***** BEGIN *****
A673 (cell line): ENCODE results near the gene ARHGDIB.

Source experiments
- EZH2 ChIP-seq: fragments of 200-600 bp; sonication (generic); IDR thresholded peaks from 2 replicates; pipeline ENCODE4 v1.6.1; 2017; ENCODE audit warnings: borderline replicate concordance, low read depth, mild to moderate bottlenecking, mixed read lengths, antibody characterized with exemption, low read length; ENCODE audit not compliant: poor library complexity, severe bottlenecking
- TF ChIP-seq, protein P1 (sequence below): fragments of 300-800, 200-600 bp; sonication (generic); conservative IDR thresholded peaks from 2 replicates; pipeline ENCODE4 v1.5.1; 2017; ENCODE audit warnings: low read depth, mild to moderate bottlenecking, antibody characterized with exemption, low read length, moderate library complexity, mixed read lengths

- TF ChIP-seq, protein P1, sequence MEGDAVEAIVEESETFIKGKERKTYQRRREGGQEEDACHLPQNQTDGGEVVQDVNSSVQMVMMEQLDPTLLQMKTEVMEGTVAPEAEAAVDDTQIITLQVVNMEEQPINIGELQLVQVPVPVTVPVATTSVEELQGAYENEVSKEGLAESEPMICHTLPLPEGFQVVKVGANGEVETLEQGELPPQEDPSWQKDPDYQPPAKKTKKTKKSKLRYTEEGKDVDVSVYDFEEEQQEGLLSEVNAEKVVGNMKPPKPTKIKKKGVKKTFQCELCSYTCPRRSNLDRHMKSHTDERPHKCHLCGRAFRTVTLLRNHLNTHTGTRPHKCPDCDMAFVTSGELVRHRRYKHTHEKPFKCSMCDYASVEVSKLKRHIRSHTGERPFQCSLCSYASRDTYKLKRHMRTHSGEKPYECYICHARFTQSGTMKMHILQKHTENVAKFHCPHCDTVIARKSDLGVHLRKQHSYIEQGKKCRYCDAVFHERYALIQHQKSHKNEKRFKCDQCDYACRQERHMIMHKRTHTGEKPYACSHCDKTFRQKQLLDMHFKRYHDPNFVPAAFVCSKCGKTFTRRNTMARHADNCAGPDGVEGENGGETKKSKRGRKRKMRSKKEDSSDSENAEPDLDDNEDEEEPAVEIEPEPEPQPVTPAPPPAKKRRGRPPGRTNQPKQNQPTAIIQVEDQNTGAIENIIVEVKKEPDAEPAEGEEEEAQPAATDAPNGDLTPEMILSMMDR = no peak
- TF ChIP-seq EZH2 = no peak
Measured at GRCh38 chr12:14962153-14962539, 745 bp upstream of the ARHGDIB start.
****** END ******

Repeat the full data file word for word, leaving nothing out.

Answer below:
A673 (cell line): ENCODE results near the gene ARHGDIB.

Source experiments
- EZH2 ChIP-seq: fragments of 200-600 bp; sonication (generic); IDR thresholded peaks from 2 replicates; pipeline ENCODE4 v1.6.1; 2017; ENCODE audit warnings: borderline replicate concordance, low read depth, mild to moderate bottlenecking, mixed read lengths, antibody characterized with exemption, low read length; ENCODE audit not compliant: poor library complexity, severe bottlenecking
- TF ChIP-seq, protein P1 (sequence below): fragments of 300-800, 200-600 bp; sonication (generic); conservative IDR thresholded peaks from 2 replicates; pipeline ENCODE4 v1.5.1; 2017; ENCODE audit warnings: low read depth, mild to moderate bottlenecking, antibody characterized with exemption, low read length, moderate library complexity, mixed read lengths

- TF ChIP-seq, protein P1, sequence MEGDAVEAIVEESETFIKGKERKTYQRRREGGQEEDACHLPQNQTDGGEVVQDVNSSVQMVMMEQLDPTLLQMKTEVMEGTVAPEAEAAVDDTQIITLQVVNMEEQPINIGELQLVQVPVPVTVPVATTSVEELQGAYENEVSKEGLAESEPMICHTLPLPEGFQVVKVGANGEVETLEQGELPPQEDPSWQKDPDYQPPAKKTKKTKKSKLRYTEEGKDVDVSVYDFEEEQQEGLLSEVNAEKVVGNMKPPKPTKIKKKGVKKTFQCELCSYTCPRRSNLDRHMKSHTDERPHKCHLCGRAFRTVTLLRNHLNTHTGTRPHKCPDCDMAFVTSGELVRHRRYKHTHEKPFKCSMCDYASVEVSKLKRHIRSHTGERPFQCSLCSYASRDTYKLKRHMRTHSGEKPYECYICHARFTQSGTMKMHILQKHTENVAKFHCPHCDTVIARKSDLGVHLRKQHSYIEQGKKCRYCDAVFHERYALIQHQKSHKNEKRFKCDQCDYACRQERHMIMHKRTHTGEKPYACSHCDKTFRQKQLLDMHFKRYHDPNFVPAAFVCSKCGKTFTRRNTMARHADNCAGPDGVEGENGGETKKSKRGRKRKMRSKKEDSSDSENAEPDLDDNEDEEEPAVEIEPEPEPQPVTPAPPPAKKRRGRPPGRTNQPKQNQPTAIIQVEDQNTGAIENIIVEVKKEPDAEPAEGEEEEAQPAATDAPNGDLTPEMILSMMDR = no peak
- TF ChIP-seq EZH2 = no peak
Measured at GRCh38 chr12:14962153-14962539, 745 bp upstream of the ARHGDIB start.